By SCOTT MCKIE B.P.
One Feather Asst. Editor
CHEROKEE, N.C. – Voters of the Eastern Band of Cherokee Indians (EBCI) have approved a referendum authorizing mixed beverage permits to be issued on tribal lands by the TABCC (Tribal Alcoholic Beverage Control Commission). During the General Election on Thursday, Sept. 7, voters approved the referendum by a margin of 2,389 to 1,113.
The question offered was, “Do you support allowing the Tribal ABC Commission to issue mixed beverages permits for the sale of mixed beverages on tribal lands to qualified establishments including, but not limited to, restaurants, hotels, convention centers, and nonprofit organizations.”
Mara Nelson, TABCCC chair, said, “As our Qualla Boundary’s economy relies on tourism, we have to keep up with surrounding communities to be competitive. It’s evident from most tribal members that supported this referendum that tribal members appreciate this and support the growth of Cherokee by giving tourists what they want.”
Mitch Littlejohn, TABCC vice chair, noted, “This will help recruit popular restaurants and provide other businesses that will keep people in town for longer than just one day?”
Shannon Ross, TABCC commissioner, agrees, “It opens the door for economic growth on the Qualla Boundary. It will help our ABC store grow and allow it to be open for longer hours.”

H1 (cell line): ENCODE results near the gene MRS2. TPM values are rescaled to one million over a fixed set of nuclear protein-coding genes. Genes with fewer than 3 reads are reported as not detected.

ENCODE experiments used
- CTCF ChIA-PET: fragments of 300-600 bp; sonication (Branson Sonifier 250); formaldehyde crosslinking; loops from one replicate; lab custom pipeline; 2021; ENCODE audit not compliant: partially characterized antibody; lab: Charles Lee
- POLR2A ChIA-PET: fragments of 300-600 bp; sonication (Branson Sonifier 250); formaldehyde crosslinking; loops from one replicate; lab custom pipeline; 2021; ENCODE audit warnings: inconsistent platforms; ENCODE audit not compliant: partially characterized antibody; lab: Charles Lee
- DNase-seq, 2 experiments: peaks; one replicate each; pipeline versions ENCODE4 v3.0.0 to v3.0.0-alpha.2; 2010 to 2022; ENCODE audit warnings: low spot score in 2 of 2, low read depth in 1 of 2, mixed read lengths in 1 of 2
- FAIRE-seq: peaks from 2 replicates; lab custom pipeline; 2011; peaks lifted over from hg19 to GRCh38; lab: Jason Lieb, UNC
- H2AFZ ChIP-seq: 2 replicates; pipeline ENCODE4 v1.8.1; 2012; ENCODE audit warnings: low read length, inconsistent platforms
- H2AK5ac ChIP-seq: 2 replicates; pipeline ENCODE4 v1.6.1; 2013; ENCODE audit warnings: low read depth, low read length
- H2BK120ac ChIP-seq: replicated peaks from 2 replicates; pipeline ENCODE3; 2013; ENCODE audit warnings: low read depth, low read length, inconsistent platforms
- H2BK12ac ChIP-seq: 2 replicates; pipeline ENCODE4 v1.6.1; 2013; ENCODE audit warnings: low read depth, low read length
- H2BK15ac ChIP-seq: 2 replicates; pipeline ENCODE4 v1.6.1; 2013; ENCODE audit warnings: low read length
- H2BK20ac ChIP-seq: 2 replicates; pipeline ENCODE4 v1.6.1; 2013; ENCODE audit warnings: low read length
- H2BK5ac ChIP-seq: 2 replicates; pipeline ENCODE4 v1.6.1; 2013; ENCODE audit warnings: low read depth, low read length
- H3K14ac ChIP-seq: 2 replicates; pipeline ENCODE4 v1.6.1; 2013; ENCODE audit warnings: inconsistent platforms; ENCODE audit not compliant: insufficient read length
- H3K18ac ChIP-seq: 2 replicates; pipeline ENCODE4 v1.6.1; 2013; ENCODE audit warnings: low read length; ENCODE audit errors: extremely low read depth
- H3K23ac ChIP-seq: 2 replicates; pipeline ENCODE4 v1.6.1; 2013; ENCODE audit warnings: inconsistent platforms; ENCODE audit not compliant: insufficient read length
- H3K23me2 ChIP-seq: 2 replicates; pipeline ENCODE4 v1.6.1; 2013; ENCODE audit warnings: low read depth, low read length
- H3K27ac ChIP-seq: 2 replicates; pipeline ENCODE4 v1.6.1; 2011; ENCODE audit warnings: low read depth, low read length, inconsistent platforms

Voter turnout for the election was good with 53.93 percent of the 6,716 registered EBCI voters casting a ballot. This meets the criteria for the referendum question to be deemed official under Cherokee Code Sec. 161-9(c)(8) which states that at least 30 percent of the registered voters must cast a ballot for a referendum changing ordinances and/or resolutions.
Mikael R. Gross, TABCC attorney, spoke to the business end of retail sales of mixed beverages on EBCI tribal lands. “The availability of mixed beverage permits for these retail establishments will help generate revenue for both the business and the tribe. The businesses will be able to offer a wide variety of beverages that previously were not available for patrons and the tribe will benefit from the additional levy on the sale of the beverages as well as any economic development which may occur in the future to include the building of new restaurants, hotels, or other venues.”
“In addition to the revenues generated by the sale of the beverages, the tribe also will benefit from the revenues generated from the sale of the alcohol to the retailer, which has an additional mandated tax since the beverages are being sold as mixed beverages.”
Gross said it also creates a fairer environment for businesses. “Within the scope of economic development, the availability of all of the ABC permits on tribal land which are available to those business owners off of tribal land will create parity and help tribal businesses grow their customer base since they can now offer comparable food and beverage services.”
He added, “It is also important to note that mixed beverages have been available on tribal lands for quite some time, but we’re limited to those business establishments located downtown and at the casino. With a passage of the referendum, alcoholic beverages will now be available on all tribal lands to business owners who wish to participate in the alcoholic beverage industry.”
Referendum results still have to be certified by Tribal Council later this month before they become official.